The Future of Alzheimer’s Disease

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(CC0 image via Pixabay)

Alzheimer’s disease is not a topic most college age people think about. It is often thought to be an “old person’s disease”. But Alzheimer’s has far reaching implications for many people due to the fact that it affects so many families and loved ones. Alzheimer’s is not rare. It is actually the 6th leading cause of death in the United States with one out of three seniors dying with Alzheimer’s or other dementias.

So what exactly is Alzheimer’s? Alzheimer’s is a disease that causes nerve cells in the brain to decay and tangle up leading to severe tissue loss and brain damage. In addition to nerve cell decay, clusters of protein called plaques form in the brain blocking brain cells from communicating with one another. Scientists are not sure what causes Alzheimer’s. Advancing age is a risk factor but contrary to popular opinion, Alzheimer’s is not a normal part of aging. It is a neurologic disease. The disease is progressive and the patient will gradually lose their memories, personality, awareness, and functioning. There is no cure.

The effect of Alzheimer's disease on the brain.
The effect of Alzheimer’s disease on the brain. (CC0 image via Wikipedia)

I am familiar with Alzheimer’s because my mother has been declining over the past 15 years with it. The disease is often called “the long goodbye” because it is such a long term illness. The patient’s personality and functioning decline so gradually that it is almost hard to recall who they used to be before the illness took hold of them. It is only when I see home movies from my childhood that I remember how my mother used to be. Sometimes I am surprised to see her in these old videos because I forget what she used to be like. It is almost as if I am watching images of someone who has already passed away. At times, it can be haunting.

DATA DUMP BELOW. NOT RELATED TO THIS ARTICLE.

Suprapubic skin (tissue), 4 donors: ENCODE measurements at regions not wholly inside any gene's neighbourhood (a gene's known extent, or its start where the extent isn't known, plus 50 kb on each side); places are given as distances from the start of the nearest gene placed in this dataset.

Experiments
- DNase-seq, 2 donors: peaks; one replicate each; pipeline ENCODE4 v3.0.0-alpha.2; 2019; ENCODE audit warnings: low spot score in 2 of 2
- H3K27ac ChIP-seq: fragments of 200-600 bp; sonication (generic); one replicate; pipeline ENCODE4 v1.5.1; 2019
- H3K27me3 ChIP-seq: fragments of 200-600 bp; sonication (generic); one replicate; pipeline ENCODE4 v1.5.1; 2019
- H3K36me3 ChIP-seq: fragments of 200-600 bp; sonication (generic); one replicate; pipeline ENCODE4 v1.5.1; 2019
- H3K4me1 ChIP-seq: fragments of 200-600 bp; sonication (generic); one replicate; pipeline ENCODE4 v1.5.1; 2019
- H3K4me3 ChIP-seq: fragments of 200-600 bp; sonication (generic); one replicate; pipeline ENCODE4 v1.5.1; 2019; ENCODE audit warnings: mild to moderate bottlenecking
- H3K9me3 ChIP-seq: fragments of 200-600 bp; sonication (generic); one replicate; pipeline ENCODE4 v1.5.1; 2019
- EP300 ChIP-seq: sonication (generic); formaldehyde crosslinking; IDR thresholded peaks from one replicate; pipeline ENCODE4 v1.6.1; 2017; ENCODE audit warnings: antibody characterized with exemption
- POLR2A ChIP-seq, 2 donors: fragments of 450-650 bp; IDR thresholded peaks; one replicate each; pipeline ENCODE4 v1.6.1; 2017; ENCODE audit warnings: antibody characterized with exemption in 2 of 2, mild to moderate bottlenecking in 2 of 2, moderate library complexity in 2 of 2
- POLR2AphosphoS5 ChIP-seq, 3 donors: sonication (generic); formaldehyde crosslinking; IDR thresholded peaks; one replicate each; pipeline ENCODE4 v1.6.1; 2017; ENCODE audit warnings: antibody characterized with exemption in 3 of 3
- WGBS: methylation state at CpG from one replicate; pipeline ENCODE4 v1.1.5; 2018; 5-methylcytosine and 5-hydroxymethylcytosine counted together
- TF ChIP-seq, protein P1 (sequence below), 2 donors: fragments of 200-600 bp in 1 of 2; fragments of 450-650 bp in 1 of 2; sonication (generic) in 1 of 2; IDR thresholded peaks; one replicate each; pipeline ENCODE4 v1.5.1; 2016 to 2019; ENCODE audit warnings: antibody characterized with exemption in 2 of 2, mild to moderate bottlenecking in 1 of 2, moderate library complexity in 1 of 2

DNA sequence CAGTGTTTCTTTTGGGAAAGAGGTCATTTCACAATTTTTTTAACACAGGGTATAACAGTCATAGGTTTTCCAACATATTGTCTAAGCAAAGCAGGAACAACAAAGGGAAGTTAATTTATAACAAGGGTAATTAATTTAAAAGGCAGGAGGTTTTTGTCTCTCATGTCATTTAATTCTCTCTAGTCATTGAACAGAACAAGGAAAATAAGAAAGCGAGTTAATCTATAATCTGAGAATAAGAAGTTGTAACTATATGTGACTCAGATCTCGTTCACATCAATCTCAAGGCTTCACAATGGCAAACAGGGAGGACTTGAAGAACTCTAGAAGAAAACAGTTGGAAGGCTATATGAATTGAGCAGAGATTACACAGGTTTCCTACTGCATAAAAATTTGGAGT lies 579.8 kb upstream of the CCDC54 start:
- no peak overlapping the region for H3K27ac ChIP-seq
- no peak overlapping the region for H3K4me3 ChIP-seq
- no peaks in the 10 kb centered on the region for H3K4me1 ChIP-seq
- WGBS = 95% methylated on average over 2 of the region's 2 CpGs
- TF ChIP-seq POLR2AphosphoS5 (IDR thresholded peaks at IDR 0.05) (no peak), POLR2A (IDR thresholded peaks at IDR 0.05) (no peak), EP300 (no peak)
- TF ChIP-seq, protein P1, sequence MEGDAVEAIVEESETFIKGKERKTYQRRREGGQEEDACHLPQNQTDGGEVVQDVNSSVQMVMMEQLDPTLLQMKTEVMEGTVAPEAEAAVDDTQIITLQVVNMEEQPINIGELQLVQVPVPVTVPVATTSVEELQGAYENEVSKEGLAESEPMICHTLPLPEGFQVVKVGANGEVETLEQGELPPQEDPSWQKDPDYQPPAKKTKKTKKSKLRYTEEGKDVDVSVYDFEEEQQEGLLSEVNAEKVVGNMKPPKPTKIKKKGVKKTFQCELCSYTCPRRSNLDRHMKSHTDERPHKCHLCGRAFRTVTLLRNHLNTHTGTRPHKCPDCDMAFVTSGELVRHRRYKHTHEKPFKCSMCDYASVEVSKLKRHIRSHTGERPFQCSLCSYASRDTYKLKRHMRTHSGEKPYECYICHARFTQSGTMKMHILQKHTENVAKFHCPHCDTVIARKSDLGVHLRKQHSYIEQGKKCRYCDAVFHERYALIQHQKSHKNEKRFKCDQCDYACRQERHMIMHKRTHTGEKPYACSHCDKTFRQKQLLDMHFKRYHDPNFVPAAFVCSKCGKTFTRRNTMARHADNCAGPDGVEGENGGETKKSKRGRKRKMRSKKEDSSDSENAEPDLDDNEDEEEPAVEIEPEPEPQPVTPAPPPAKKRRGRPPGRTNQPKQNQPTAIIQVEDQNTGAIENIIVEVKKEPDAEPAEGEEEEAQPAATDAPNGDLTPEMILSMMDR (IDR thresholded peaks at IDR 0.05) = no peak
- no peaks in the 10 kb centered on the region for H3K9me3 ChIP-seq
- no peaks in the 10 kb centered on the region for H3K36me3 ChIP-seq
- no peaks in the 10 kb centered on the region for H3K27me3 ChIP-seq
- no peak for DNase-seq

So how is this relevant to libraries, you may ask? There are currently 5.3 million Americans living with Alzheimer’s. But with the large population of Baby Boomers hitting senior citizen age, the number of Alzheimer’s patients is predicted to swell to 16 million by mid-century. This presents a great opportunity for students interested in medicine, nursing, and research. With so many families becoming affected by the illness, caregivers and medical personnel will be more in demand. Pharmaceutical companies and research scientists will be increasingly studying this disease in hopes of finding a cure.

Touro Library has a wealth of books and articles on the subject of Alzheimer’s. Many of these books are eBooks which can be read online in the comfort of one’s own home. Some suggested eBooks on the topic are:

Alzheimer’s disease and other dementias : a practical guide

Alzheimer’s disease advances for a new century

Case examples of music therapy for Alzheimer’s disease

Sources:

  1. Alzheimer’s Association
  2. National Institute on Aging

Contributed by: Annette Carr, Business Librarian, Broadway

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One thought on “The Future of Alzheimer’s Disease

  1. laurelscheinfeld July 30, 2015 / 12:16 pm

    Thanks for your post, Annette. My mom also has Alzheimer’s dementia. I didn’t realize we also had this in common in addition to hiking. I can relate very well when you say “It is almost as if I am watching images of someone who has already passed away.” I often say that I miss my mom so much, even though she lives right in the same house and I see her every day. Hopefully, there will be better prevention and treatment strategies in the near future so other families don’t have to go through this.

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